Melanie Curl demonstrates how using youth-friendly databases helps increase literacy among English language learner
In classrooms that include both English language learners (ELLs) and native English speakers, educators face the unique challenge of teaching these two groups at the same time. When teaching regular-paced lessons in English, educators can struggle with how to ensure their ELL students are understanding. However, due to funding issues, it may not be possible to give these students the specialized language instruction they need separately from the mainstream class.
Given this dilemma, many schools have chosen to take a different route when it comes to the inclusive classroom.
At Bean Elementary, we have about 50–60% ELL students. We are a Title I school: about 90% of our students are eligible for free/reduced lunch. We are also a dual-language school where pre-K–fifth grade have two classes that are taught in both English and Spanish. In these classes, teachers conduct Monday, Wednesday, and Friday classes in Spanish and Tuesday and Thursday classes in English.
To help support ESL/ELL students, we also have a designated Spanish section in the library, and we provide multiple technology resources to assist our ELLs. One of these resources is a kid-friendly digital database called PebbleGo, which has nonfiction articles in both English and Spanish. A read-aloud feature helps teachers looking to bridge the gap between Spanish and English—even teachers who are not dual language use this feature to support ELL/ESL students in their classrooms. Plus, the nonfiction content helps introduce academic vocabulary—words like habitat—that gives students the content knowledge they need, regardless of the language in which they have the most proficiency.
When it comes to reading, vocabulary is the biggest area in which I see ELL students struggle. Translating the nuances of meaning from one language to another can be difficult, particularly for younger students who simply do not yet have the English vocabulary to read English fluently. Providing dictionary definitions for words that may be troublesome for students to understand and then reading them aloud helps them understand the proper way to say these words. It allows them to learn new things, even if they have difficulty reading.
Providing pictures, video, and graphic organizer resources helps. Even for native English speakers, these resources and features help support reading and comprehension skills. Students learn information, whether in their native language or not, and in this, in turn, increases their enthusiasm for reading and research. Teachers are always looking for multiple resources for research and need to teach their students about finding reliable research sources. In an age when “fake news” has become the latest buzzword, teaching students about finding credible sources of information is important, especially for ELL/ESL students. When English learners are reading nonfiction, their focus is on understanding the words, and it may not occur to them that what they are reading may be opinion or fiction. Students are naturally trusting of the information provided to them. Teaching research skills at a young age is a great way to teach them about the difference between reliable and nonreliable sources. Students are now growing up in a very technology-based world, and information surrounds them daily. We teach them how to look for valid information and research topics deeply.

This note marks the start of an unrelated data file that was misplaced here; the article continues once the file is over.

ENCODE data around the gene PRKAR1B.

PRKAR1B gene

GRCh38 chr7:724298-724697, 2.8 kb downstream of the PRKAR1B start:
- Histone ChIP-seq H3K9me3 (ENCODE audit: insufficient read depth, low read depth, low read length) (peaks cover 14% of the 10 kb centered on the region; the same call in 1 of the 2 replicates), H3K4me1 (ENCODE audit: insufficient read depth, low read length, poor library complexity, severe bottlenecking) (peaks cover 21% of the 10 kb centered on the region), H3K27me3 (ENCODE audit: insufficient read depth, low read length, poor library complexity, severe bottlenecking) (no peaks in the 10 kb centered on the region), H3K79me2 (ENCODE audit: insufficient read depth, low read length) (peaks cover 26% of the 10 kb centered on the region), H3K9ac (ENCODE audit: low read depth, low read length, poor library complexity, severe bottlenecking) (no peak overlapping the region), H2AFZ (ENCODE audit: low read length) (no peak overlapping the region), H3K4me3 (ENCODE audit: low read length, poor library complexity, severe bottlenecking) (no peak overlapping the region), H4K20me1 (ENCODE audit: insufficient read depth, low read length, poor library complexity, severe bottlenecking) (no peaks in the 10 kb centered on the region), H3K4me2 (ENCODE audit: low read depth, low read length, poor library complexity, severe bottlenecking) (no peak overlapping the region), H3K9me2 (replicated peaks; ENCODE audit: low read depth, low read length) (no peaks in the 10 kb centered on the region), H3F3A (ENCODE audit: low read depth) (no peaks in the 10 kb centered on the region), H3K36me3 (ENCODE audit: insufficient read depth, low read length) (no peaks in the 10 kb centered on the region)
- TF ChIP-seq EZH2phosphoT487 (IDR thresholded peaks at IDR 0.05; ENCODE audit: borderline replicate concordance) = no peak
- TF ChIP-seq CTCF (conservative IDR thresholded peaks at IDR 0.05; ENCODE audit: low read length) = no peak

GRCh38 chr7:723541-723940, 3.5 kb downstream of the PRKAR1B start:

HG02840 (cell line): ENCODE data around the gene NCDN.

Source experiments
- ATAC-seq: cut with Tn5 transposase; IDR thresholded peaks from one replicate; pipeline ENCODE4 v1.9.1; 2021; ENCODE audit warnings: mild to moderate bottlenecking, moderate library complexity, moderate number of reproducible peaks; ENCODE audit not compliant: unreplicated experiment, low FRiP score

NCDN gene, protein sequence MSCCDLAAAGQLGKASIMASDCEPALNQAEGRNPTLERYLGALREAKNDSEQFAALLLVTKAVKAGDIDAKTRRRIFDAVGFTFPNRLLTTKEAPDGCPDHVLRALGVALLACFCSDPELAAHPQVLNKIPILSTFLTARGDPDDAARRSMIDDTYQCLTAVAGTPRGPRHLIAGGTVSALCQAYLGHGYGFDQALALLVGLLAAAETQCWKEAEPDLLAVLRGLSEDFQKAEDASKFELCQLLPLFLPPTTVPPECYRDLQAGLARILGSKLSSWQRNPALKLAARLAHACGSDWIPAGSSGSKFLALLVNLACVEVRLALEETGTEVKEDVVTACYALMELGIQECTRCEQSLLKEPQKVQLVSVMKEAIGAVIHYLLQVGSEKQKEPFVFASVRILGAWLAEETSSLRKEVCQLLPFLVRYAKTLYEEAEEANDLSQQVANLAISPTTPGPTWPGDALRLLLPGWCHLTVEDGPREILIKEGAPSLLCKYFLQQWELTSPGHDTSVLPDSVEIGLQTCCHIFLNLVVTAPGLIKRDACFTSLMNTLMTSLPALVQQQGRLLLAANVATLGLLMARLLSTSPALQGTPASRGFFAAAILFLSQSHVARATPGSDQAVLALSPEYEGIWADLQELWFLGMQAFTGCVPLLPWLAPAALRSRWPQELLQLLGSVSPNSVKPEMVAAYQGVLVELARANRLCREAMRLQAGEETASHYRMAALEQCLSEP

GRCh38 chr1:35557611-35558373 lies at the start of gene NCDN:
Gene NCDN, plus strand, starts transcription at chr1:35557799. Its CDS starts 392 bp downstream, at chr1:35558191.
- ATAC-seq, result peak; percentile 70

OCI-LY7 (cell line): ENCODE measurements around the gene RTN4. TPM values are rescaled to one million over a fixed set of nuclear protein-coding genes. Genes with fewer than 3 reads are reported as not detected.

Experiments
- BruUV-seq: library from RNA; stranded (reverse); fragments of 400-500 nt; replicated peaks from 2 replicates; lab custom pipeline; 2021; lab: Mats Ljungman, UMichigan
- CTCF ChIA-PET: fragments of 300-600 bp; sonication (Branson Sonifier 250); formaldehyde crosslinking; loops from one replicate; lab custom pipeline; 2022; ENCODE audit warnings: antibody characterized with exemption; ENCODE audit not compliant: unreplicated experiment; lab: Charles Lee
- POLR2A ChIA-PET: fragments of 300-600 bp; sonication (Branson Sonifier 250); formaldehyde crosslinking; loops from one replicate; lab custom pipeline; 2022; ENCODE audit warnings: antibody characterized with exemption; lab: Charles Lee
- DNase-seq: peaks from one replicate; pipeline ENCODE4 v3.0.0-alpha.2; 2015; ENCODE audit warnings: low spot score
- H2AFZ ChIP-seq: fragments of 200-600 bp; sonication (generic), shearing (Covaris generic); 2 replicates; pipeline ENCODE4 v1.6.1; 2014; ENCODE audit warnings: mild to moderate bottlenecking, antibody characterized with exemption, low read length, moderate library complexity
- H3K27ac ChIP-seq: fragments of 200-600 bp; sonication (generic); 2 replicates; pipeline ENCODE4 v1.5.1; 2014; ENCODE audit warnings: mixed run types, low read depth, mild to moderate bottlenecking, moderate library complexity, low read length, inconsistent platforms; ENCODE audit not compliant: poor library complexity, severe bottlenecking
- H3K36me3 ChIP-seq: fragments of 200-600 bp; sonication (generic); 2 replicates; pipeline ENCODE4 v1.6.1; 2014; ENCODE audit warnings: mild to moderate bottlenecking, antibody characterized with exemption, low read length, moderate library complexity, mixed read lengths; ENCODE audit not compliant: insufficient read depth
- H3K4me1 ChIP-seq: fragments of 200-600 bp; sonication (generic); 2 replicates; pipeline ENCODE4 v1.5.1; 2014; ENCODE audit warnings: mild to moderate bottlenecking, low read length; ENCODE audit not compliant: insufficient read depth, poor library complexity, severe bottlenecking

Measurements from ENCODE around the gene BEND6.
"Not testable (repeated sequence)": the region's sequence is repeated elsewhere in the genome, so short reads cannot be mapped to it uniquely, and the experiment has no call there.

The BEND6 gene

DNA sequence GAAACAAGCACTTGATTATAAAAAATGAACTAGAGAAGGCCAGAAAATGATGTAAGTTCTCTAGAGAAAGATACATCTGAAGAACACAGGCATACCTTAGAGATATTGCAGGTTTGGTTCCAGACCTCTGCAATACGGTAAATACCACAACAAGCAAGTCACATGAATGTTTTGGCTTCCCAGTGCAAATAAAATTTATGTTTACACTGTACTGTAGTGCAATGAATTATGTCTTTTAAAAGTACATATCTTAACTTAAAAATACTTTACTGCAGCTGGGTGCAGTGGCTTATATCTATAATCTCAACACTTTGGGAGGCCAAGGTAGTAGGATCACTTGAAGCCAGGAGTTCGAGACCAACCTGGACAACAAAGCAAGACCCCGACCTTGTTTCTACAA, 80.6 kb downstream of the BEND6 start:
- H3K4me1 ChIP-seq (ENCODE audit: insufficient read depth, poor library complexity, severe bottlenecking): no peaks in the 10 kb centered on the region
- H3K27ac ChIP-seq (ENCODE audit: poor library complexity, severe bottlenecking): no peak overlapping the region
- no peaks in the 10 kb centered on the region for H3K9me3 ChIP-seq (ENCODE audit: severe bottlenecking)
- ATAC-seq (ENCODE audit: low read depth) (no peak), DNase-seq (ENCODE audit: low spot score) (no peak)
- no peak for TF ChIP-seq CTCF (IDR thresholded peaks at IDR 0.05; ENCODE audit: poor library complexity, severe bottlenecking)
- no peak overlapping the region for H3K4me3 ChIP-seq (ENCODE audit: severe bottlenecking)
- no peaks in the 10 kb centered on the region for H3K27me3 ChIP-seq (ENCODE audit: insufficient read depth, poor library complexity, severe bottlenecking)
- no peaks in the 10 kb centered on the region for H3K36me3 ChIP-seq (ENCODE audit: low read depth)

As the librarian at Bean Elementary, I believe it is my job to enhance the knowledge of both the students and the staff. I make sure a variety of types of resources are available and introduce these resources to teachers and students. The library affords everyone in the school the opportunity to explore new resources.
Being enrolled in a dual-language school benefits both ELLs and native-English-speaking students. They are each being immersed in another language on a daily basis, which research has shown leads to higher academic achievement and cognitive skills. In addition to this, dual-language programs give students the opportunity to spend great quantities of time with peers from another culture, widening their worldview and deepening their understanding of others. In this type of environment, with the right tools and scaffolds, all students have the chance to succeed.
Fortune, Tara Williams. “What the Research Says about Immersion.” Center for Advanced Research on Language Acquisition, University of Minnesota, http://carla.umn.edu/immersion/documents/ImmersionResearch_TaraFortune.html, retrieved 3/20/17.
Melanie Curl is a librarian at Bean Elementary in Lubbock, TX.